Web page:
This story begins with a family car trip. The Rev (Mom) the G.P. (Great Provider, Dad), Rowlfie and Stadler (the big dogs) and I were headed to Port A. to check out what remained of SandFest after last weekend’s shindig. We are not an idyllic 1950’s style family that looks like we should be on a Rockwell-painted Saturday Evening Post cover. Rather we are a roly-poly-loud-rock-n-roll family that looks like we should be in a mugshot.
in perspective, one of the earliest bits of automobile etiquette my Dad taught us is what we still refer to as the “Family Flip Off.” It’s where everyone in the car collectively presents the “demon finger” to bad drivers. The expressions of offenders when they witness an entire family aged seventy to toddler-in-a-car-seat hitting them with both barrels whilst grinning maniacally is priceless. It’s become one of our most cherished traditions.
So you can see how maybe our road trip conversation was a bit strange.
Inspired by the two big dogs leaning on me (so that I’d put an arm around each of them) I said, “I wonder if there’s a story of a king who got a lion because he figured he’d look really cool. Then, because he was a king, he totally got a lion and kept it by his throne so that he could rest his hand on its head and look really regal while dispensing death sentences for stuff like whistling or being red headed. Then one day the lion just bites off his hand because regardless of what it’s being used for, it’s still a gigantic cat.”
“I think there are stories like that,” said the Rev, “only the lion ate the whole king instead of just his hand, which caused them to pull out lions’ teeth because kings still wanted to look cool, but they also didn’t want to get eaten.”
“It’s not just lions,” added the G.P. “Every day on the news you see something about some idiot with a tiger getting mauled or a dog eating a baby.”
“No one ever says it, but house cats are essentially just hellish, bi-polar attack ninjas,” I enjoined.
“Yeah,” said the G.P., really sinking his teeth into the conversation, “what about that guy in Vegas who damn near got his head bitten off by a tiger?”
“I don’t know, Dad. I’m kinda on the tiger’s team there. That guy looks like he tastes like self-tanner and perm solution. I don’t care how much I love somebody, if they stick that combo in my mouth enough times, I’m gonna bite them.”
We all cackled.
This little talk got me thinking, as the wind whipped in through the windows (open for the enjoyment of the canines).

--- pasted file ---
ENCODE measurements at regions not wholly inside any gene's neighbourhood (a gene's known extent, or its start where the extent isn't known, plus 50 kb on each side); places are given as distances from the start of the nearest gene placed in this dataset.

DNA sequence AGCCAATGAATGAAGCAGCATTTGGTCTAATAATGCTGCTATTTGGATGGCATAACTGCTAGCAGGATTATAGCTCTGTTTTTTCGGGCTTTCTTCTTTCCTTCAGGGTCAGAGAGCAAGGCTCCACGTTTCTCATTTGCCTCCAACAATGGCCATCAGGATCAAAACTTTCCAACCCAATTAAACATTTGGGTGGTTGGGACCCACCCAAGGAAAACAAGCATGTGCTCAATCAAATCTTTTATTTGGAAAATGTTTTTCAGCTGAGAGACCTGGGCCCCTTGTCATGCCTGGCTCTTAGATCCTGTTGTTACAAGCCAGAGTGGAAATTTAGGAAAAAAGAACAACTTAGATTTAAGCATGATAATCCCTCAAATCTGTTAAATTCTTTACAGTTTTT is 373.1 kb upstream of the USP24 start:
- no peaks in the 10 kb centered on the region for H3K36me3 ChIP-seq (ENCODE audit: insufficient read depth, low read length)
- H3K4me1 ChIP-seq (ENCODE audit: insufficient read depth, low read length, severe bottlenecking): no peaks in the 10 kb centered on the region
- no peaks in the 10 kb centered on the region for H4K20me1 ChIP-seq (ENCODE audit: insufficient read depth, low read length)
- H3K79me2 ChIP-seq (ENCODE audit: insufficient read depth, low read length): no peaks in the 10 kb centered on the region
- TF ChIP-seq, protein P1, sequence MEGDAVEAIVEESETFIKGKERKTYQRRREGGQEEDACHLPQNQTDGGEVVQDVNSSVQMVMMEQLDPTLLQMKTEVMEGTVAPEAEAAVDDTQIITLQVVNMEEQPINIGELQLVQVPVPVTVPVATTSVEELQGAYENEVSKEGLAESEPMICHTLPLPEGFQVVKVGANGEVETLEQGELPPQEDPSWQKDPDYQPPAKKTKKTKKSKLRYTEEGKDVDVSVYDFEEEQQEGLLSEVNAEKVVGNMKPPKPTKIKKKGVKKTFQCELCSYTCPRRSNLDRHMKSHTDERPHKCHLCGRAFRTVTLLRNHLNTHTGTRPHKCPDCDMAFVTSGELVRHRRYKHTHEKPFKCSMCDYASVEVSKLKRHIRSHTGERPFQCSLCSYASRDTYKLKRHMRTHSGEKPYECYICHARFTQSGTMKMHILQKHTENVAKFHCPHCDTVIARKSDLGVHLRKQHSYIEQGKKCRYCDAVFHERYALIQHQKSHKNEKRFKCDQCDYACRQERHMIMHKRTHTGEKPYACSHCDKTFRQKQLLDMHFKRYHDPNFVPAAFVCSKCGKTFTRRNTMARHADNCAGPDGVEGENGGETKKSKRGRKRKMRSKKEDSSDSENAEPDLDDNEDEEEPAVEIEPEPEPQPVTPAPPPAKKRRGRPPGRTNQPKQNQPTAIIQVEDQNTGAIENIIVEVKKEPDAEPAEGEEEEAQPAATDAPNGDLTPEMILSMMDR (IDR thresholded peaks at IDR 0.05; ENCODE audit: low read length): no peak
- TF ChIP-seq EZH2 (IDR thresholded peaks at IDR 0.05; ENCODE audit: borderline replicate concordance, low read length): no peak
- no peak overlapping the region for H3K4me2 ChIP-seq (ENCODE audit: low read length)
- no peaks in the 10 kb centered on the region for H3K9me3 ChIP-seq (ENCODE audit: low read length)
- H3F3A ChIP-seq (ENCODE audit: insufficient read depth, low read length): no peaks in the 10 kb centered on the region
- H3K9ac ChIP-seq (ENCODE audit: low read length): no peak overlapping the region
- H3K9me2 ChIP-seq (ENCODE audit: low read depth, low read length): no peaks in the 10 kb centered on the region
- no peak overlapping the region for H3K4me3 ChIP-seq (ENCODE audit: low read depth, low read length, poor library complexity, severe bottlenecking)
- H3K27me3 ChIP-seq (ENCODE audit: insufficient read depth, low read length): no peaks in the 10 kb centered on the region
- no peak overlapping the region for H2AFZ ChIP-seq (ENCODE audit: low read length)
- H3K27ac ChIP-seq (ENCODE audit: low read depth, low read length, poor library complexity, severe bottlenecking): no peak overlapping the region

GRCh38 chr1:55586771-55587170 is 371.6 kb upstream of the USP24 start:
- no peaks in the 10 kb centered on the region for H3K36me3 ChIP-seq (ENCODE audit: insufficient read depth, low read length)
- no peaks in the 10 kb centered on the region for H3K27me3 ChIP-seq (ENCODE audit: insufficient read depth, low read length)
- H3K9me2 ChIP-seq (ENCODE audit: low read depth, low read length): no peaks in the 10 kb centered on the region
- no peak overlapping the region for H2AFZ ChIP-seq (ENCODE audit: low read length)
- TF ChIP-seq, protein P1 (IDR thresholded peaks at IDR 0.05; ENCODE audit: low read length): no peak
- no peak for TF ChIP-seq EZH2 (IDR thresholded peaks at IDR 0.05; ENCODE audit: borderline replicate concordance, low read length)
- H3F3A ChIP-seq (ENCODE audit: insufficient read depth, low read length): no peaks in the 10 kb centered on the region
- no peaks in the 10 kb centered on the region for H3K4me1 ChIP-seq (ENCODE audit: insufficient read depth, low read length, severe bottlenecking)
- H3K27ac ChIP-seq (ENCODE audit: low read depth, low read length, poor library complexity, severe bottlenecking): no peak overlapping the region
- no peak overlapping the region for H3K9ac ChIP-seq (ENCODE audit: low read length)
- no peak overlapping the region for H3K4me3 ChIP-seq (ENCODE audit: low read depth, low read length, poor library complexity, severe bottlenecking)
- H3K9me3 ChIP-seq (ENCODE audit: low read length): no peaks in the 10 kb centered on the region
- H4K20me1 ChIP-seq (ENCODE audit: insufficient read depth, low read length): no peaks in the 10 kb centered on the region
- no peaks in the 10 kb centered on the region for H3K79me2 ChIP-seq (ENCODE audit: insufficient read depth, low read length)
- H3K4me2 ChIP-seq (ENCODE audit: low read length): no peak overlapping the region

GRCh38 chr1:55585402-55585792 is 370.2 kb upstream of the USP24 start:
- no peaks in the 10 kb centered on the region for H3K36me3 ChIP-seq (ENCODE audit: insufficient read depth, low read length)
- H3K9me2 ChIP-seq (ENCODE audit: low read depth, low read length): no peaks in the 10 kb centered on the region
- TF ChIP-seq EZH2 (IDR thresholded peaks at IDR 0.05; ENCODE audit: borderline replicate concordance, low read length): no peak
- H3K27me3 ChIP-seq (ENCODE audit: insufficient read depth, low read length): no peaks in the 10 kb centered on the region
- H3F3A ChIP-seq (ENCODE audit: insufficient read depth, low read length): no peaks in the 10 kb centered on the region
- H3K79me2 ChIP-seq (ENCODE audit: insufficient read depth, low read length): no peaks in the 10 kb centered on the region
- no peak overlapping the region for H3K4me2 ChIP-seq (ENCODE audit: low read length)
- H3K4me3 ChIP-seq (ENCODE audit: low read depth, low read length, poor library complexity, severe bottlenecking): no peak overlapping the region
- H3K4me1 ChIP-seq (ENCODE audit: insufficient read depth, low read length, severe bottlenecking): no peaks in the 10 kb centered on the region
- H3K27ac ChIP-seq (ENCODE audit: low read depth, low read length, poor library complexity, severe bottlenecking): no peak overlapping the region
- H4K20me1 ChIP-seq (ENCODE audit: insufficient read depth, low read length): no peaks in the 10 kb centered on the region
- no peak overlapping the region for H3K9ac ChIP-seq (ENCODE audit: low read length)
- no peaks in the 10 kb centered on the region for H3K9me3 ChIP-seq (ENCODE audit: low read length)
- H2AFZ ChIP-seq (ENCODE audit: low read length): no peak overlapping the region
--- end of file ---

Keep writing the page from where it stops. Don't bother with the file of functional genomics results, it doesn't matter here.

“Why, then,” I thought, “are we so focused on keeping animals around us – even dangerous ones?” The question worried me, because the answer was both obvious and unfortunate: to dominate the danger. Even though my dog is about as fierce as a dust bunny, I was still pretty grossed out by that idea.
We stopped on an empty stretch of beach to give the hounds a brief interval of blissed-out puppy freedom. As I was playing in the surf with Rowlfie and running across the sand with Stadler, I came up with another answer to why we keep animals close to us – one that I liked much better than just being a scardey-cat jerkwad who wants to conquer everything (and, frankly, who deserves to get eaten for it).
The reason I think I love the dogs so much is that the element of wildness in them is a bit closer to the surface, and that serves as a catalyst to bring forth what’s left of the wildness in me. There’s a term for this feeling: biophilia.
The Biophilia Hypothesis suggests that humans have an innate tendency to seek connections with nature and other forms of life. Since this idea was put forward in 1984, psychologists have discovered that spending time in nature is an effective way to alleviate depression, and that people who spend more time outside are happier overall than those who don’t. I think that a long time ago, humans made a compromise where we got increased safety, but sacrificed an ethereal but important connection with nature. Sometimes, this sacrifice is necessary in order to be able to live with animals – we need our wildness in controllable doses.
For instance, when my parents adopted their gigantic Newfoundlands (Fergus and Farley), the G.P. insisted in stentorian tones that there was no way the Rev was going to, “DEPRIVE MY BOYS OF THEIR MANHOOD!” Then one day he was out walking them in a field, and paused to crawl under a low-strung electric fence. Right when he hit the halfway mark, both dogs simultaneously hit puberty and started humping him. Dad was stuck for a few minutes. When he tried to crawl away, he got shocked with enough juice to deter a steer. The dogs, at that point, weighed about 245 pounds combined, so it took him about five embarrassing and uncomfortable minutes to get them to disengage via a combination of screaming and kicking. The boys lost their respective “manhoods” the very next day. Wildness is all fine and dandy, but no one really wants to get humped by it.
I, for one, enjoy indoor plumbing.
Compromise is necessary for life in society, but it’s healthy to put down our modern conveniences and pause to just breathe the air and feel the ground under our feet. As Henry David Thoreau once noted, “In wildness is the preservation of the world.” I don’t ignore the sea when it calls me, and I always bring Stadler – even though she usually digs a hole under the car and sleeps in the shade until I’m done being a nature dork. We are exactly what we are, but we are more than what we know. In all of us, there is still something left of the wild – and it is exquisite.